Hong Kong solicitor Selma Masood has announced her candidacy for the upcoming Law Society Council election in August, saying that she wants to be the “face of hope” as the city is “at a crossroads.”
Masood, who became a solicitor in Hong Kong in 2006, said on Monday that she decided to run in the election this year as it was “an important time to have a more principled voice in council.”
“[W]e’re at a turning point, right? There has been a tide of change in Hong Kong over the past two years,” said Masood.
“I think it’s ever the more important to basically build confidence within the public, within Hongkongers, that we still believe in the rule of law, we still believe that it’s important for us, and we still cherish those traditional core values that made so Hong Kong so bright.”
The solicitor also said that she would push for council members to give a “more timely response” on issues regarding justice and the rule of law if she was elected.
‘There is no groups’
Five new members will be chosen in the election, set to be held on August 24, to replace the longest-standing solicitors in the Law Society Council.
The race is seen as a watershed moment as currently the “liberal camp” occupies seven out of 20 seats in the council. If the camp wins all five seats in August, they will have a majority in the council.
Masood refused to label her political stance, and said that “there [are] no groups” in the Law Society, as “everyone wants stability, everyone wants peace and harmony, everyone wants to defend the rule of law.”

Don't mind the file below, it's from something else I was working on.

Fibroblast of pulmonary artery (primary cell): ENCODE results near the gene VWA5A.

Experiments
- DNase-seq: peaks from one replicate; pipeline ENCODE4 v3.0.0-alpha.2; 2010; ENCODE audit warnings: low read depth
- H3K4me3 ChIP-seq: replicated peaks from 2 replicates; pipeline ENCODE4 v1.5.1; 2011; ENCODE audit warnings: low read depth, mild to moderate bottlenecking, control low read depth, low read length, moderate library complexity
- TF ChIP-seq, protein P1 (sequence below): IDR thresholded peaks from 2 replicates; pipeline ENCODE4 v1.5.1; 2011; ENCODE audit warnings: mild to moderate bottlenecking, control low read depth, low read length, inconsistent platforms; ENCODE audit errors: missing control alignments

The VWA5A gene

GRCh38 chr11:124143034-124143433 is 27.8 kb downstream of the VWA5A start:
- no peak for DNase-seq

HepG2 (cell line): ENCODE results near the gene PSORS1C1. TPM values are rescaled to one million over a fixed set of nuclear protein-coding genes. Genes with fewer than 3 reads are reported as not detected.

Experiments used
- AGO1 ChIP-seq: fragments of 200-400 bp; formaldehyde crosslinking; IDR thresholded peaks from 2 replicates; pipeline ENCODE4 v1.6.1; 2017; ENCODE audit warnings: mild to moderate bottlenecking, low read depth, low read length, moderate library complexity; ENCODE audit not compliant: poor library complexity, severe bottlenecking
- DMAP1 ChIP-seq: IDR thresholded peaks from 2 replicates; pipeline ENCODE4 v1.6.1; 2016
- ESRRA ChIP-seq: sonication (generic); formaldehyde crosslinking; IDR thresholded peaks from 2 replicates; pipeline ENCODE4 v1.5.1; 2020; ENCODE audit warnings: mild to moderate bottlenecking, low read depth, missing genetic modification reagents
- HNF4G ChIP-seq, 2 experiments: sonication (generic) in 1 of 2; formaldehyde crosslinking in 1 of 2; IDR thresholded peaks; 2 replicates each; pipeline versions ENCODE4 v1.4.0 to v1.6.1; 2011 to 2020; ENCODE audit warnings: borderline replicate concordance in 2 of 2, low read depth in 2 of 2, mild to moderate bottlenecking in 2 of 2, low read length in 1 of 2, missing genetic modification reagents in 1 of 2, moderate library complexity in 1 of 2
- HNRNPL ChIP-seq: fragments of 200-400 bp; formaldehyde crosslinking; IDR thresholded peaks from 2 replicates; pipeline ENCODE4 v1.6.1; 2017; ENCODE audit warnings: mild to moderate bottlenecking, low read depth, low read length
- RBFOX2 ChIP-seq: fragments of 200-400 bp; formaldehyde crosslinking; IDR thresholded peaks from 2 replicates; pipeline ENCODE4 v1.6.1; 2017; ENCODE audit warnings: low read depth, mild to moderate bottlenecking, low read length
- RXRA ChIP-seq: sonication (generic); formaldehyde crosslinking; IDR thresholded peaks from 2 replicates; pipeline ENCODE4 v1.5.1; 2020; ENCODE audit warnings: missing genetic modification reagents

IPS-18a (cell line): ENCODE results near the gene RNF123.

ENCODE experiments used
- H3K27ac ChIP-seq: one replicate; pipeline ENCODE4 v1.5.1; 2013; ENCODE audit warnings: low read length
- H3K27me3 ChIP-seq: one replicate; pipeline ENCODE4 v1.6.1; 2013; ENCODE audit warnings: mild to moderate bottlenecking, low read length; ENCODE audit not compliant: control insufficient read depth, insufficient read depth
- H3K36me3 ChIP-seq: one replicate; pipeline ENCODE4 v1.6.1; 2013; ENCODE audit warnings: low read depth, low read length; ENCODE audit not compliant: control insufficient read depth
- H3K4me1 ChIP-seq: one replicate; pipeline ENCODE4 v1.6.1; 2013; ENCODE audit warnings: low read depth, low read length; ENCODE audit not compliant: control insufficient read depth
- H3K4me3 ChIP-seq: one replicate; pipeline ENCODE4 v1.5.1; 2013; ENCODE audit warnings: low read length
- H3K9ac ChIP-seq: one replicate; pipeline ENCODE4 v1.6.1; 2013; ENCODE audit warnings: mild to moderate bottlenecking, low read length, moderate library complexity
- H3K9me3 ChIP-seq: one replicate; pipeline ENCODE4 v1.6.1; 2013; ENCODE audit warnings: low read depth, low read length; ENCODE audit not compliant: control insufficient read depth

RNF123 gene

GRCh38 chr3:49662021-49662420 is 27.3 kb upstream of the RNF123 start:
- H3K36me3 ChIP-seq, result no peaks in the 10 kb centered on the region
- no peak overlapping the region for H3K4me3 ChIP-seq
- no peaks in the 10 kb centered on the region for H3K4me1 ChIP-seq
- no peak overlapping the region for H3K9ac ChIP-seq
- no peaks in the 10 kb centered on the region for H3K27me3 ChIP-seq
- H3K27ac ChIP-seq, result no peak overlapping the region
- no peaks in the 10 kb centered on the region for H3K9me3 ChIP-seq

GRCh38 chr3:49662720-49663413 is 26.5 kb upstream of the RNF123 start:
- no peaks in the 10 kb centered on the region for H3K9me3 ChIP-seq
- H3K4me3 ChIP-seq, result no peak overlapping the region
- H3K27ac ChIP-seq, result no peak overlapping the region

“…the Law Society is not a political organisation, political lingo is irrelevant to us. So we don’t talk about yellow, blue, we don’t talk about democrats or whatever, right? That’s irrelevant to us,” said Masood.
Masood said that she “urges members of the public not to break the law” when asked about the Beijing-imposed national security law. She added that lawyers can educate the public if people find some areas of the legislation vague, and that it was “very negative” to say that “the rule of law is dead.”
Pro-establishment lawmakers have questioned whether the legal aid mechanism was being abused for benefiting some lawyers disproportionately, with some suggesting that legal aid applicants should not be able to choose their legal representatives should their application be approved.
While she refused to comment of the pro-establishment camp’s criticism, Masood, who was on the Legal Aid Panel of Solicitors, said that “it is important to keep Legal Aid as it is.”
The solicitor, who has also spoken on issues of gender equality, said that she would like to empower young women lawyers and provide a platform for them to speak up as “the numbers of female lawyers who get to the top decrease quite a bit.”
Correction 28/10: A previous version of this article stated that pro-establishment lawmakers had suggested that legal aid recipients should be able to choose their own lawyer. In fact, they had suggested the opposite.
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